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Karachi’s inferno

January 01, 2013

IT is never easy to look back on a national tragedy that took more than 250 precious lives and the causes of which, even after months of the incident, are as foggy as an upcountry winter morning. On Sept 11, 2012, Pakistan saw perhaps its worst industrial accident when a fire engulfed a textile factory in the Baldia Town area of Karachi. The intensity of the blaze was so high that smoke kept billowing out for two days and the fire-tenders could not completely put out the flames for 72 hours. Many of the victims were burnt to death while a big number died of smoke inhalation. Approximately 450 workers were inside the huge building when the fire broke out. The few who survived said they had heard sounds of explosions, scaring the life out of them after which the entire structure turned into a living hell.

Heart-wrenching scenes were witnessed as the kith and kin of the victims cried for their loved ones’ lives. Sadly, for a vast majority, only memories of their sons, daughter, husbands or wives will stay with them. In the second week of December samples of 33 unidentified bodies were sent to a forensic laboratory in Islamabad for DNA matching as some families still want to know about their missing relatives. According to a report published in newspapers, 31 of the 33 bodies were beyond recognition and only parts of the remaining two could be looked at.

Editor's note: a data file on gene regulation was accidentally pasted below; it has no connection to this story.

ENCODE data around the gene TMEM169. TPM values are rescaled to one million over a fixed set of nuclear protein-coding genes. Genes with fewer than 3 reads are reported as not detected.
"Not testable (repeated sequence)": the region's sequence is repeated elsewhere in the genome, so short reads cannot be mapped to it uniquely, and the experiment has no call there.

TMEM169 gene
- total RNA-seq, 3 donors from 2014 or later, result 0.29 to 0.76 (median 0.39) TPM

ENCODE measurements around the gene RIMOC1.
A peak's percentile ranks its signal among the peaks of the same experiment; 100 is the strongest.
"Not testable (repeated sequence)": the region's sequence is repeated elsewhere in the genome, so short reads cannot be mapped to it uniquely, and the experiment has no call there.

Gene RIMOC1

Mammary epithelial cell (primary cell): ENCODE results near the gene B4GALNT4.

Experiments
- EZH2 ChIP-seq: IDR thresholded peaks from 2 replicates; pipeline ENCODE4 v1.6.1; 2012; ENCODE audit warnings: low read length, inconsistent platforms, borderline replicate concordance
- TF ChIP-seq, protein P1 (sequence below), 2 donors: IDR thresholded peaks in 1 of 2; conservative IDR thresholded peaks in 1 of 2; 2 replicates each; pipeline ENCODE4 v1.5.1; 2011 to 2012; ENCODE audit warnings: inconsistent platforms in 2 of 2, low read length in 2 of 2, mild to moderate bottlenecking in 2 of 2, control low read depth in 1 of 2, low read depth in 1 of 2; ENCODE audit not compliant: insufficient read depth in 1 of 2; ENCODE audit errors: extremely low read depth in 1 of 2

The dead workers belonged to that economic bracket which earns between three and seven thousand rupees on a monthly basis.

To date, certain mysteries or unresolved issues shroud the whole tragedy. For example, why the building’s only exit door was locked on that ill-fated day has not had a satisfactory answer. Also, responsibility has not been squarely put on anyone, and it might take some time to ascertain who should be held accountable for such an unpardonable act of criminal negligence.

On the first day of the incident, the media, especially news television networks, did not realise the magnitude of the story. It was only on the next day, when the fire could not be controlled, that they woke up to the gruesome reality. They covered the catastrophe for a few days and highlighted the issue. However, as time passed by, and as is the norm in our society, the story was dropped from their priority list, and only the print media followed the subsequent happenings.

The Baldia Town incident has raised a few questions about the capability of our firefighters. They should have been given the latest firefighting equipment a long time back. Not to be. The authorities in Pakistan have always been more reactive than proactive.